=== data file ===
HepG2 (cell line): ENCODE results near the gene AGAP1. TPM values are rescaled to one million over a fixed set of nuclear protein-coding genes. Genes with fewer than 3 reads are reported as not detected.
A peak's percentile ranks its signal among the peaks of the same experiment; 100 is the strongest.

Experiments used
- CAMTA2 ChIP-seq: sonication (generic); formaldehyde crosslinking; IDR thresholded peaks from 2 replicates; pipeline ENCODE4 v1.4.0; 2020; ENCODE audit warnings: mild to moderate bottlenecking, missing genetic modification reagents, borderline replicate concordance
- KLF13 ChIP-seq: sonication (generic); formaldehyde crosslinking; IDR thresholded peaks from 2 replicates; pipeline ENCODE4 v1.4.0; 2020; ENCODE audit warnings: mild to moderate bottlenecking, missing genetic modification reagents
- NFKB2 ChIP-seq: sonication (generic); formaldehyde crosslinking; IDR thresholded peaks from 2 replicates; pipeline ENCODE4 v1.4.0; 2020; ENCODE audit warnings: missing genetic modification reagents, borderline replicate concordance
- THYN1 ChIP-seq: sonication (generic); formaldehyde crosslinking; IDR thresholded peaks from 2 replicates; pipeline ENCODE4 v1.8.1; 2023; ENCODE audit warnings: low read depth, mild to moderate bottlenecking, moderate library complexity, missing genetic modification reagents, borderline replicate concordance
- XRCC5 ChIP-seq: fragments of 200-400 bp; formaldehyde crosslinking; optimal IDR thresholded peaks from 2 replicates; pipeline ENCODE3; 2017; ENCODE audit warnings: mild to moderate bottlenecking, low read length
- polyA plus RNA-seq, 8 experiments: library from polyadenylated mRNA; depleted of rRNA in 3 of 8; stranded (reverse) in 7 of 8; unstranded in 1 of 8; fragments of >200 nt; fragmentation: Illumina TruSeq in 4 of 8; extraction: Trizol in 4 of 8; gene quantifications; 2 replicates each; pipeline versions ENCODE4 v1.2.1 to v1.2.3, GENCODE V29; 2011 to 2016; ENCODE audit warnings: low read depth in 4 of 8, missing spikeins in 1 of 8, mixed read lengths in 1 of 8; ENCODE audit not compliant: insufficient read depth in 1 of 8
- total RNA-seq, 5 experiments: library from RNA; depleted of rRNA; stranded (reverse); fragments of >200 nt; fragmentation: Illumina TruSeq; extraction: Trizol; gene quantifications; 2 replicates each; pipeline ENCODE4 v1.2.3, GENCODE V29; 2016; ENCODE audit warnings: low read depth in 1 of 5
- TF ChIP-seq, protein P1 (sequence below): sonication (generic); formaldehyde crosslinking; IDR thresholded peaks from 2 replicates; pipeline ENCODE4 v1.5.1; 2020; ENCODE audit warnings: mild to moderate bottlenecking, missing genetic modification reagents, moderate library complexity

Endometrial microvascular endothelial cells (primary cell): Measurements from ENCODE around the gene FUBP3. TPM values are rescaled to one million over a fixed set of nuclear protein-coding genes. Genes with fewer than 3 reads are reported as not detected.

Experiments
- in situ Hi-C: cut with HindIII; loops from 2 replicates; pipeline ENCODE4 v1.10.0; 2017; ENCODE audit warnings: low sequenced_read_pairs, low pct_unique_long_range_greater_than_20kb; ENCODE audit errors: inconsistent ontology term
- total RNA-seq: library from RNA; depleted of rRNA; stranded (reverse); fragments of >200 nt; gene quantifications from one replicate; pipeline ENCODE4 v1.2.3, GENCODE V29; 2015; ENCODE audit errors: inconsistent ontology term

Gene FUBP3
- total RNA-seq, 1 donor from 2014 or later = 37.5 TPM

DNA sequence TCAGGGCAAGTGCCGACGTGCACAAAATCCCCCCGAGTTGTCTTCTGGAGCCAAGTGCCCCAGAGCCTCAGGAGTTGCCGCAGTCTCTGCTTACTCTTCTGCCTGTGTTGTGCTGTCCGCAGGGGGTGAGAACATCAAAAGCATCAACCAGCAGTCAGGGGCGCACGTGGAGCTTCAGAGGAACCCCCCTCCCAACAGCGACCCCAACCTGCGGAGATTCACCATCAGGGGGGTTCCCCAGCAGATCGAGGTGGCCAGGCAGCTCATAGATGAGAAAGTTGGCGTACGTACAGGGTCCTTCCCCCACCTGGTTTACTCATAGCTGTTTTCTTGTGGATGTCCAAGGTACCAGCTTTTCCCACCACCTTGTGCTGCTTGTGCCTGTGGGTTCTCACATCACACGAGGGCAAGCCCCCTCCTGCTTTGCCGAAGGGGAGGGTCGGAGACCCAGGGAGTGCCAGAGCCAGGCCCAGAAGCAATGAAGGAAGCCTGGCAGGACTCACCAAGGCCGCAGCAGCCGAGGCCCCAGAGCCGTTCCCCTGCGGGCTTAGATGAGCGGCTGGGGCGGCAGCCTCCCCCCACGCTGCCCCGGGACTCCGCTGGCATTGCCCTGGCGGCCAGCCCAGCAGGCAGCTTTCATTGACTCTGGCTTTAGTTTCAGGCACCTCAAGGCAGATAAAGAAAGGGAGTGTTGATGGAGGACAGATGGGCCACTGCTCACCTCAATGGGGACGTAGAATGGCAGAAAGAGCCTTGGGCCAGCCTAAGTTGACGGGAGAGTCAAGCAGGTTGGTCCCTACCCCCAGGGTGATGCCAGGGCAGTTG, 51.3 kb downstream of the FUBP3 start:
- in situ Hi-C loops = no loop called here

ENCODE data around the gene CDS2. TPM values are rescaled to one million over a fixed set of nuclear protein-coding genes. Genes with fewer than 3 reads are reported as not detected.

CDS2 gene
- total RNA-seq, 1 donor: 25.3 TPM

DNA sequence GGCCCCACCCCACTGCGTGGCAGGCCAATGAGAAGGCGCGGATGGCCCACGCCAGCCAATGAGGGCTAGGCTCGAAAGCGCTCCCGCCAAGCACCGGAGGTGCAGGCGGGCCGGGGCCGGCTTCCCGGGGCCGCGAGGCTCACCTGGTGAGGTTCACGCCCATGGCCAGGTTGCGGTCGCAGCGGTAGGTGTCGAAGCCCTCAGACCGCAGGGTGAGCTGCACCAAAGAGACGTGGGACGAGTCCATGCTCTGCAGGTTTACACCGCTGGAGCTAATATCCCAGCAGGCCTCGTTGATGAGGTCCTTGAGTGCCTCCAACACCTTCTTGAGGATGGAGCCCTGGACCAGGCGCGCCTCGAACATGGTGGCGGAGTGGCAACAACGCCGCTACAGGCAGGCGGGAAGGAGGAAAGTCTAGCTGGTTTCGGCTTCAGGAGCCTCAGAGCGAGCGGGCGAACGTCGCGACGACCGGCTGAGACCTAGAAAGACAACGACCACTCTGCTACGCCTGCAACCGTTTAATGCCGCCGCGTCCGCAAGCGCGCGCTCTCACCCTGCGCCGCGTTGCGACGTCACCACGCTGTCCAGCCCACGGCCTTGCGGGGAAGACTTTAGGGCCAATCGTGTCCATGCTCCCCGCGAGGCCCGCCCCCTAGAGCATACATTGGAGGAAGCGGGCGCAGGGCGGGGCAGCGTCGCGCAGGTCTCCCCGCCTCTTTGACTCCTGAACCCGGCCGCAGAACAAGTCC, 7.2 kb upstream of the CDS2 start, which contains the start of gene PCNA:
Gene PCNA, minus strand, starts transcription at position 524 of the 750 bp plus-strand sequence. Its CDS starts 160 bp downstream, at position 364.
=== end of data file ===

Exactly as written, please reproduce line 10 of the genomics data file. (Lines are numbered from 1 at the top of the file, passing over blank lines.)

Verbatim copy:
- total RNA-seq, 5 experiments: library from RNA; depleted of rRNA; stranded (reverse); fragments of >200 nt; fragmentation: Illumina TruSeq; extraction: Trizol; gene quantifications; 2 replicates each; pipeline ENCODE4 v1.2.3, GENCODE V29; 2016; ENCODE audit warnings: low read depth in 1 of 5